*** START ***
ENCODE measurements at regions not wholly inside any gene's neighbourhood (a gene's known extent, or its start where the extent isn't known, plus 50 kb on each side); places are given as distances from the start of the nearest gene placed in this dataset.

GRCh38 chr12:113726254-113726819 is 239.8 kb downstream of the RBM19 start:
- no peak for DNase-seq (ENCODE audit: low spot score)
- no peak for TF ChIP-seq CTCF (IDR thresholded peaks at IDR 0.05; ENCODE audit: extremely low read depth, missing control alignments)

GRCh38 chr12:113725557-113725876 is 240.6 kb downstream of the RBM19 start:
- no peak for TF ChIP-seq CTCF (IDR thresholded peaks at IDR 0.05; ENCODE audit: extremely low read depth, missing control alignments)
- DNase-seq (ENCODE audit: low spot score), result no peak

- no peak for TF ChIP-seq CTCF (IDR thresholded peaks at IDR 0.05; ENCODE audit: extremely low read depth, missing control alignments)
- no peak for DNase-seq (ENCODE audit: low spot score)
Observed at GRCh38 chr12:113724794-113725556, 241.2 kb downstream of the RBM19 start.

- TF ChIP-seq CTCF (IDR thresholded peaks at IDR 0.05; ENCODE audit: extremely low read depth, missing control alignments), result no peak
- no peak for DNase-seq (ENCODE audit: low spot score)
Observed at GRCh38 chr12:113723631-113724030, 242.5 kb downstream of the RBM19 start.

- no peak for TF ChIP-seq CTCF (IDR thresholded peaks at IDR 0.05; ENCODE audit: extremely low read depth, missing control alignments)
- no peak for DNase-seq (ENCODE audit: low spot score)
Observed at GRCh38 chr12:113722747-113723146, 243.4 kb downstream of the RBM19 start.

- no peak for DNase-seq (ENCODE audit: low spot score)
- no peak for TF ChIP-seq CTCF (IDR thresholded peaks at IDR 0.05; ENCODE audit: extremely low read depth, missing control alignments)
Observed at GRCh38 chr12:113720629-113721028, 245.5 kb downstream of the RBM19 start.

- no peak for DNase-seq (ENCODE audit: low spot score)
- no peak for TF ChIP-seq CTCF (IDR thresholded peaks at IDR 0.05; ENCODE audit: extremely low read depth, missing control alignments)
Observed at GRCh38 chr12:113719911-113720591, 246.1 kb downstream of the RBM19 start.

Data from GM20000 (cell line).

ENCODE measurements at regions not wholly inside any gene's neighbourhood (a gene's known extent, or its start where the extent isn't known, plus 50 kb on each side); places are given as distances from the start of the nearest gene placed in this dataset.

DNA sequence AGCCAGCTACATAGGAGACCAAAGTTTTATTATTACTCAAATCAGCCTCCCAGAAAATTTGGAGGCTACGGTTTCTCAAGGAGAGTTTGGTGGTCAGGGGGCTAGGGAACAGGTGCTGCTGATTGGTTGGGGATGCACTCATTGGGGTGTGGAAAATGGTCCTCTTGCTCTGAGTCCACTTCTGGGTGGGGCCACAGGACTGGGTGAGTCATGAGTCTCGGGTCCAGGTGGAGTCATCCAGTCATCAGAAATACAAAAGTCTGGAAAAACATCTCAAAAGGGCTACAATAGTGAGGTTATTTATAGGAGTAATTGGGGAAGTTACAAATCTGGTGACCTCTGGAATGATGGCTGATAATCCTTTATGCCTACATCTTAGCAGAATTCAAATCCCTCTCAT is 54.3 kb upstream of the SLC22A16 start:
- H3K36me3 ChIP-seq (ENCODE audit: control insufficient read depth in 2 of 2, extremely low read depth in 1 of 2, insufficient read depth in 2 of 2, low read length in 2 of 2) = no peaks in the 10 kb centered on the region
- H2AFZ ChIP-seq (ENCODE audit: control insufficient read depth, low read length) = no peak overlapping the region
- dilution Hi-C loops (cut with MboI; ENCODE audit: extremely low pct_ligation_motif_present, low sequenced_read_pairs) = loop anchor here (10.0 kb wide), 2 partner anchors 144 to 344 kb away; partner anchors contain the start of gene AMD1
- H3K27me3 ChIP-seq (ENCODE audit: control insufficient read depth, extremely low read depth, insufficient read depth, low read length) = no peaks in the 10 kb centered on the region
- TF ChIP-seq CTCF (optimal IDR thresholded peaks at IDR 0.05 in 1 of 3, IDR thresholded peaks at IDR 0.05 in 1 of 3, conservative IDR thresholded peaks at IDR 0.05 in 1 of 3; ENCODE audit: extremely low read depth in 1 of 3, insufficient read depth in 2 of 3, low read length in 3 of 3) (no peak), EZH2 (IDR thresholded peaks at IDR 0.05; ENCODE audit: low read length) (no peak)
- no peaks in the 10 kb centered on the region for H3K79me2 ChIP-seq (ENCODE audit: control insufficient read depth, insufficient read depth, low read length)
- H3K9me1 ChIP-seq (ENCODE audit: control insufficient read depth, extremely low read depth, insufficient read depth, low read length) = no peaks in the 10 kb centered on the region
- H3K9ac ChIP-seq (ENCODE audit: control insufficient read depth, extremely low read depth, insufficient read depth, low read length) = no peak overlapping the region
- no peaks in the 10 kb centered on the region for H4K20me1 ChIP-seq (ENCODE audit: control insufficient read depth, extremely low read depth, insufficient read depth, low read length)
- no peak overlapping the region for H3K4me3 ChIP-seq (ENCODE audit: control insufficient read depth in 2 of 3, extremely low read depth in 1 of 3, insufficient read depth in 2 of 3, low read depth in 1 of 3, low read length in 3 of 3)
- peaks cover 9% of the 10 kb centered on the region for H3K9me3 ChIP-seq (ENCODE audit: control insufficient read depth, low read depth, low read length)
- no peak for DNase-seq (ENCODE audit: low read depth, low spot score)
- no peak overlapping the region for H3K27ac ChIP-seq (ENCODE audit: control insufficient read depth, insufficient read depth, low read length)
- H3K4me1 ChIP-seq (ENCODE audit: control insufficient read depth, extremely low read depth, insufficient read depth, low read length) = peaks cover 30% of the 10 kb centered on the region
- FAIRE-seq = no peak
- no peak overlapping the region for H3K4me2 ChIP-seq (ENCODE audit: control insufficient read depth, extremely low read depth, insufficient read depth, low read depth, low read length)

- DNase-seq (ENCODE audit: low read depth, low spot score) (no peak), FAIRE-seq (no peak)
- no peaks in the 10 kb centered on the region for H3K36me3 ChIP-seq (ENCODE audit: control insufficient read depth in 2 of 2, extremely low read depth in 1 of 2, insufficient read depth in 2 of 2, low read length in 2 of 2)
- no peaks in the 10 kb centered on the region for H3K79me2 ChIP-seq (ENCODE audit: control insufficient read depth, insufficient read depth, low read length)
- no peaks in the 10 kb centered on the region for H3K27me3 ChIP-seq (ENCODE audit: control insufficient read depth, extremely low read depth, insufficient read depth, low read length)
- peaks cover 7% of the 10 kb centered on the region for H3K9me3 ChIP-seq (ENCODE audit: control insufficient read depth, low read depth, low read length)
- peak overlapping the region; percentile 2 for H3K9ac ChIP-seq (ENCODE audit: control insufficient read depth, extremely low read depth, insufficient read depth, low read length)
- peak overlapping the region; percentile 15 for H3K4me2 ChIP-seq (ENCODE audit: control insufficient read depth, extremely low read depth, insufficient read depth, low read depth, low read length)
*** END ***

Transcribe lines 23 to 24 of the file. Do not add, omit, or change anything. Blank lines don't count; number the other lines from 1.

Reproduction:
Data from GM20000 (cell line).

ENCODE measurements at regions not wholly inside any gene's neighbourhood (a gene's known extent, or its start where the extent isn't known, plus 50 kb on each side); places are given as distances from the start of the nearest gene placed in this dataset.